Legalized recreational cannabis businesses are still new in California. As a cannabis business owner, you may be thinking that a great way to protect... A Non-Solicitation Agreement for your California Cannabis Employees? Be Careful!

Legalized recreational cannabis businesses are still new in California. As a cannabis business owner, you may be thinking that a great way to protect your confidential information and prevent your employees from leaving would be a non-compete agreement. Think again. Not only are non-competition agreements unenforceable and prohibited in California, but they can come with criminal sanctions if an employer requires an employee to enter into a non-competition agreement as a condition of employment. In other words, don’t even think about entering into non-competition agreements with you California cannabis employees.

Many cannabis companies may try another route to protect their confidential business information and get employees to stick around through “non-solicitation agreements.” Non-solicitation agreements are not as restrictive as non-competition agreements and generally are not prohibited by California law. Non-solicitation agreements typically prohibit employees from taking any actions that will cause any employee, customer, or vendor of the employer to change its relationship with the employer. California courts will carefully scrutinize non-solicitation agreements to ensure they are not overly broad and therefore crossing the line from non-solicitation into non-competition. A recent case from the California Court of Appeals demonstrates that the courts are continuing this tradition and carefully examining non-solicitation agreements and only enforcing them if they are true non-solicitation agreements.

california cannabis nonsolicitation noncompete employeeIn AMN Healthcare Inc v. Aya Healthcare Services Inc, AMN Healthcare required employees to sign a non-solicitation agreement preventing them from soliciting other employees of AMN Healthcare, to leave the service of AMN Healthcare. AMN Healthcare required a recruiter it hired to sign the non-solicitation agreement. The recruiter then went to work for Aya Healthcare, which practiced in the same field as AMN Healthcare. The recruiter, pursuant to the non-solicitation agreement was not allowed to recruit employees from AMN Healthcare. Litigation ensued.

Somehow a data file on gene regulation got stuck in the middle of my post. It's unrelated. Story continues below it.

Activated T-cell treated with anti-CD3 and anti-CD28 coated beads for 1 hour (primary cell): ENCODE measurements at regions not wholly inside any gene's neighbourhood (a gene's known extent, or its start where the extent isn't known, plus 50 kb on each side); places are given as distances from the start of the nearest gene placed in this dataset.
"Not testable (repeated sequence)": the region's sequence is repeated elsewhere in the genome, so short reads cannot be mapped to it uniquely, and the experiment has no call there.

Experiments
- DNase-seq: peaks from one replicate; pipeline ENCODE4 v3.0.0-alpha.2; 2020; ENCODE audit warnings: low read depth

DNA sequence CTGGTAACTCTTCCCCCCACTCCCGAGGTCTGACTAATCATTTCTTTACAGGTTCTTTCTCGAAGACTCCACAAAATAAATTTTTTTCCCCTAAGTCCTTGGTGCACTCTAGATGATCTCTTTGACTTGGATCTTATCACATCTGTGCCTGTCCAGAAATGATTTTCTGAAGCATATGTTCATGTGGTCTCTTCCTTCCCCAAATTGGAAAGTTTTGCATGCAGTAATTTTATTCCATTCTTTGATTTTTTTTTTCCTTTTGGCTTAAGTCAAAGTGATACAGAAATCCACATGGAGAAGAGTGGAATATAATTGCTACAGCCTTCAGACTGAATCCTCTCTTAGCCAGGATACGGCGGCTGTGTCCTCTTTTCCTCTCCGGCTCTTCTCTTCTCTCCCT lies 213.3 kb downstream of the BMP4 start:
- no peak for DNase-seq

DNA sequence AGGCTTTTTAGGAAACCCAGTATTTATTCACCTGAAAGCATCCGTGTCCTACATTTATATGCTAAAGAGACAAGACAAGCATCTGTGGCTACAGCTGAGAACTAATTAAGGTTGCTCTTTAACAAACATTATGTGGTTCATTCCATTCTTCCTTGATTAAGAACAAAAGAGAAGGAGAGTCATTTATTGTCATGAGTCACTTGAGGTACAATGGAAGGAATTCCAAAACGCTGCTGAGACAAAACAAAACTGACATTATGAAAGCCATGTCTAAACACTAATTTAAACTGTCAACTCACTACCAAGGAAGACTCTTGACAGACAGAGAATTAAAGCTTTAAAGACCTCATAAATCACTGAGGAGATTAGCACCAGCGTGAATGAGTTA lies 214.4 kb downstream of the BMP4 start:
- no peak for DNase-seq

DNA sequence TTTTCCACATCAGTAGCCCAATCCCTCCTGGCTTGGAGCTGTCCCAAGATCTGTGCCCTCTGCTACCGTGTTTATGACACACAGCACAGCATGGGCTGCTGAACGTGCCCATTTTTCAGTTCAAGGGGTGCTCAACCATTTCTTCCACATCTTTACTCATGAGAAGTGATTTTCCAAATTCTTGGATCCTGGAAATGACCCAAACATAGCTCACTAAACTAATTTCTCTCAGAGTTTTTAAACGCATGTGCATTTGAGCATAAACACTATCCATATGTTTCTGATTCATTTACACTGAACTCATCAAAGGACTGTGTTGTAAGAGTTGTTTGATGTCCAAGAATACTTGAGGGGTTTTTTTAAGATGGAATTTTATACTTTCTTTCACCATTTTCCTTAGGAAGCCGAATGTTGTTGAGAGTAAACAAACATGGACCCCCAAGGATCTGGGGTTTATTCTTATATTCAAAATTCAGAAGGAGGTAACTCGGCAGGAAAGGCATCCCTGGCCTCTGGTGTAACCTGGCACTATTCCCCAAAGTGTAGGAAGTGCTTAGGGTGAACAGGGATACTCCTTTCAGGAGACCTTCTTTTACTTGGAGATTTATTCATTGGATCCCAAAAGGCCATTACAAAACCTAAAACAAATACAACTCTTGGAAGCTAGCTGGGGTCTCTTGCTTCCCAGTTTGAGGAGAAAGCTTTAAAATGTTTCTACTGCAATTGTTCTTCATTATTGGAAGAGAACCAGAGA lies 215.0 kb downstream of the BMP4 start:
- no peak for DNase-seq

The Court of Appeals determined the broad language of AMN Healthcare’s non-solicitation agreement violated California’s Business and Professions code because it restricted the employee’s ability to freely engage in a lawful profession or trade. Specifically, the recruiter could not freely recruit from AMN Healthcare, her exact professional requirements. While the Court of Appeals decision turned on the recruiter’s specific issue, the Court went further and noted AMN Healthcare primarily employed travel nurses for a period of 13 weeks or less. The AMN Healthcare non-solicitation agreement was to be in effect for at least one year following the end of the employment relationship. The Court found this to be overly restrictive given that most of the nurses were employed for such a short period. Overall, the court determined the non-solicitation agreements ANM Healthcare required employees to sign were unenforceable.

What does this mean for your cannabis company? Non-solicitation agreements can be useful tools to help protect confidential information and protect employees from jumping ship. However, they need to be carefully crafted to be enforceable. There is little point in requiring employees to sign an unenforceable non-solicitation agreement. More importantly, non-solicitation agreements need to be carefully drafted to ensure they are not actually non-competition agreements that could violate the Business and Professions Code, and subject your cannabis company to criminal sanctions. If you are interested in a non-solicitation agreement, it is always best to consult a cannabis employment attorney to draft a strong one that will protect your interests.

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